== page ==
by Shannon Peavey
There was a man in those days who lived in the house on the hill with a thousand creatures
in cages. His mother named him Ludovic, but he called himself Doctor.
He employed a girl from town to help with his work, paying her in gold lumps the size of
a baby's tooth. In return, she held the light steady as he put pins in the flight feathers of a terrified
bullfinch, skewering it to heavy cardstock. He sketched its shape, measured the length of its
claws. And when he was satisfied, he killed it and ate its heart raw.
Though he would answer her questions about the creatures they studied, their qualities
and place in the natural order, he paused when she asked why he did it. "Alina," he said, "what
do you think about this world? Do you ever doubt what you see? That this is the truest world, the
"No." Alina was a pragmatic girl.
The doctor smiled and tapped his bloody fingers to his temple. "But I doubt it," he said.
"The only world I know to be real is the one I am building in my mind. And once I come to know
something, it no longer has reason to exist outside. It exists in me, in the world I'm building, and
Alina said nothing and the doctor's smile sharpened. He said, "One day, all things will
exist only in me." Then he turned from her and went to clean his hands.
A shiver crept down Alina's spine. Her not-sister hissed to her: Do you hear that? We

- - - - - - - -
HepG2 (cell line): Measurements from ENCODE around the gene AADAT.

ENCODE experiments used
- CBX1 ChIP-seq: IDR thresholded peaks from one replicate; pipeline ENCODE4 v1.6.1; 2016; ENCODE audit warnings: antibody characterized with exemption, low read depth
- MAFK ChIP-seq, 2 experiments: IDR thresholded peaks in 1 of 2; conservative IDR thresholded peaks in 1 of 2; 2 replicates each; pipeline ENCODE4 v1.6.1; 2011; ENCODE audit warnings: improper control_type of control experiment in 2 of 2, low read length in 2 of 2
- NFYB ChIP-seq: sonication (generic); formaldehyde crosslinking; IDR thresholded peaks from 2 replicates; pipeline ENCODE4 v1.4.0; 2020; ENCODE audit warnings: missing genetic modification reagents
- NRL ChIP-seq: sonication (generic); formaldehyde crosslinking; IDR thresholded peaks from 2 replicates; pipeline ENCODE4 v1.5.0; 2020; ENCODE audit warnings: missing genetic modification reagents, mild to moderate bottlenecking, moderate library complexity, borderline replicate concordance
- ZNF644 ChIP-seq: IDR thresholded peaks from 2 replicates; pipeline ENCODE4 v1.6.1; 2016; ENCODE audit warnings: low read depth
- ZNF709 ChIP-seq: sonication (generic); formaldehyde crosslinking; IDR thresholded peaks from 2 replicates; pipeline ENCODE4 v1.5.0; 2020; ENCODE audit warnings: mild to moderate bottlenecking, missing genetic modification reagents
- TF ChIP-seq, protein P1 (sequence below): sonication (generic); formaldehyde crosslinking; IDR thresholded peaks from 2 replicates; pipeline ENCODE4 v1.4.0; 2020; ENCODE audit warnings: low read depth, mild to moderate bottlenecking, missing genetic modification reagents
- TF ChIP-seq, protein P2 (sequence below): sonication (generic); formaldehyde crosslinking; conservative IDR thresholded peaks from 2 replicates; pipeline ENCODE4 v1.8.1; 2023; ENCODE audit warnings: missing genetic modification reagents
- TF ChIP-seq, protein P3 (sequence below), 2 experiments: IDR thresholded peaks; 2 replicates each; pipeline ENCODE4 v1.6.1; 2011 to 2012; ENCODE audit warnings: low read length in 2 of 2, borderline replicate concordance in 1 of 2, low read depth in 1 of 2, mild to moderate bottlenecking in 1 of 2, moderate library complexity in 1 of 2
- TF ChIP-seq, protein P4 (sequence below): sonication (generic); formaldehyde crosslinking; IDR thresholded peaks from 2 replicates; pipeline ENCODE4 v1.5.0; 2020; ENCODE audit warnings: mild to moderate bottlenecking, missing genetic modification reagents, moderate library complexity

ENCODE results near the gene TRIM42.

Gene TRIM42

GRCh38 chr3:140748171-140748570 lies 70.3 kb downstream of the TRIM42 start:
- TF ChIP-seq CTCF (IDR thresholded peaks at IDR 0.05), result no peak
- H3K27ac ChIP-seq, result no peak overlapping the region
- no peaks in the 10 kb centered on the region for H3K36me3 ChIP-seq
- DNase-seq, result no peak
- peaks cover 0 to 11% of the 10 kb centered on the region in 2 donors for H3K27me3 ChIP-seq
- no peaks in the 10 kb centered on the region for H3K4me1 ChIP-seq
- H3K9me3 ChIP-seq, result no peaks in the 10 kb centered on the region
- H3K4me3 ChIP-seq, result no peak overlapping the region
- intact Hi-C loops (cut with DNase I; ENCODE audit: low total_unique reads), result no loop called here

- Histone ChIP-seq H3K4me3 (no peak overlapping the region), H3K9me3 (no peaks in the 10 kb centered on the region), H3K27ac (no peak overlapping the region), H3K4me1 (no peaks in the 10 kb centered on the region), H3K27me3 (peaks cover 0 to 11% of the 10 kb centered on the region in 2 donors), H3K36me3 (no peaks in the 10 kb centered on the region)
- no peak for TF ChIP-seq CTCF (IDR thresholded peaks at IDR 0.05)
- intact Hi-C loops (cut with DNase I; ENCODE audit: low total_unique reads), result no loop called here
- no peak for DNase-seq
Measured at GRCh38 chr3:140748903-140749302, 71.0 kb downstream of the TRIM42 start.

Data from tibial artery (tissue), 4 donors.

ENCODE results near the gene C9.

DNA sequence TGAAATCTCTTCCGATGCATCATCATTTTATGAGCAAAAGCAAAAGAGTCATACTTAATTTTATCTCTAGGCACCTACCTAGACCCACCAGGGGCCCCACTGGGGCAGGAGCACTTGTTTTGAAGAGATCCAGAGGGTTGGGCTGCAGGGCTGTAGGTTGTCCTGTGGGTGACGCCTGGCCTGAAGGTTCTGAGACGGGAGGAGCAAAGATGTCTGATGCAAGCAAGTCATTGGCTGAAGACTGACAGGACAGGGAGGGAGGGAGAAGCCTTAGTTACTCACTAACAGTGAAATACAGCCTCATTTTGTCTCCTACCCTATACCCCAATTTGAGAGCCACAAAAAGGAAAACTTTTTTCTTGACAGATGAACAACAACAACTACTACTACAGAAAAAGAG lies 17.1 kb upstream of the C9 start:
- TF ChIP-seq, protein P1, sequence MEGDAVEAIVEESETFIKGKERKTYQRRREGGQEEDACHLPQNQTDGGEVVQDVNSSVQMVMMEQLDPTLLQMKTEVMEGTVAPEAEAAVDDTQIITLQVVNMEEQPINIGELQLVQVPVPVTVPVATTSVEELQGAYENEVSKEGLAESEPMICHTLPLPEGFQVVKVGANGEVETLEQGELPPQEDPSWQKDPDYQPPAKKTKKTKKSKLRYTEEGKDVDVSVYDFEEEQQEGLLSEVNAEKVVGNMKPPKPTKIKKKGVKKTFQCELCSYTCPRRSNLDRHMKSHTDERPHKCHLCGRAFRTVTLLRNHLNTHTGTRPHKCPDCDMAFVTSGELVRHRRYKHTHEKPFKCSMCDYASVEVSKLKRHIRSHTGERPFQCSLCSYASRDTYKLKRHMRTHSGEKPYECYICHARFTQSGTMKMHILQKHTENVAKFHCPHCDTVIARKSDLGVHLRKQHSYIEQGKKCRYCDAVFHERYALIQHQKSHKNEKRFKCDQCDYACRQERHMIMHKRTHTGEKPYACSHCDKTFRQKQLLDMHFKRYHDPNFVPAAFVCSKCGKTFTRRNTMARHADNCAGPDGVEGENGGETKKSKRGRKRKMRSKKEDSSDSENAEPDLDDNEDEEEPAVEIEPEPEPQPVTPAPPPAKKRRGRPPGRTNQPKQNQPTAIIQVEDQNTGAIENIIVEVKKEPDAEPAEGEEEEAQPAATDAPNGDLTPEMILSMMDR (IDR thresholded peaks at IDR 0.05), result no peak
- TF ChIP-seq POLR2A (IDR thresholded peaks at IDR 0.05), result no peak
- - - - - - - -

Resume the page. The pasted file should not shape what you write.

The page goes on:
can't let him know us. Not ever, not ever.
Alina gathered up the dead creature and carried it to the garden. She tried to pinch its
ribcage closed, but the bones were snapped too far and the ends wouldn't meet. So she buried it
in a shallow hole next to the others, near the grass and a sprawl of white alyssum.
The doctor watched her from a window high in the house. His hands were clean and he
had licked all the blood from his teeth. But when Alina looked up, feeling the prickle of his gaze
on her neck, he was gone.
All right, we're done, her not-sister said, please let's go home--but Alina said, Don't be a
coward. We have things to do here still, and she dusted the black garden-dirt off her skirt and
went into the house to get the doctor's supper ready. She made him sour fish soup and sausages
and left the meal on the table. She'd never seen him eat anything other than the bloody hearts. But
when she came back in the morning, the dishes were always empty--so she supposed he must
take some nourishment.
The doctor called to her when she was at the door with her hand on the latch. "Alina," he
said. He was somewhere above her and his voice came disembodied down the stairwell like a
proclamation from heaven. "Did the things I said frighten you?"
The windows alongside the door showed the sky streaked orange and grey. She had to
hurry if she wanted to get home before dark. Her mother was expecting her.
She said, "Yes."
"That's good." The doctor's voice was soothing. "That's your animal instinct for survival.
You know it--you've seen it in the beasts, just before we rip out their hearts. But you needn't
worry. There are so many things to know before I must know you."
Alina lifted the latch and went out into the dusk. She shut the door firmly behind her and
told her pounding heart to calm.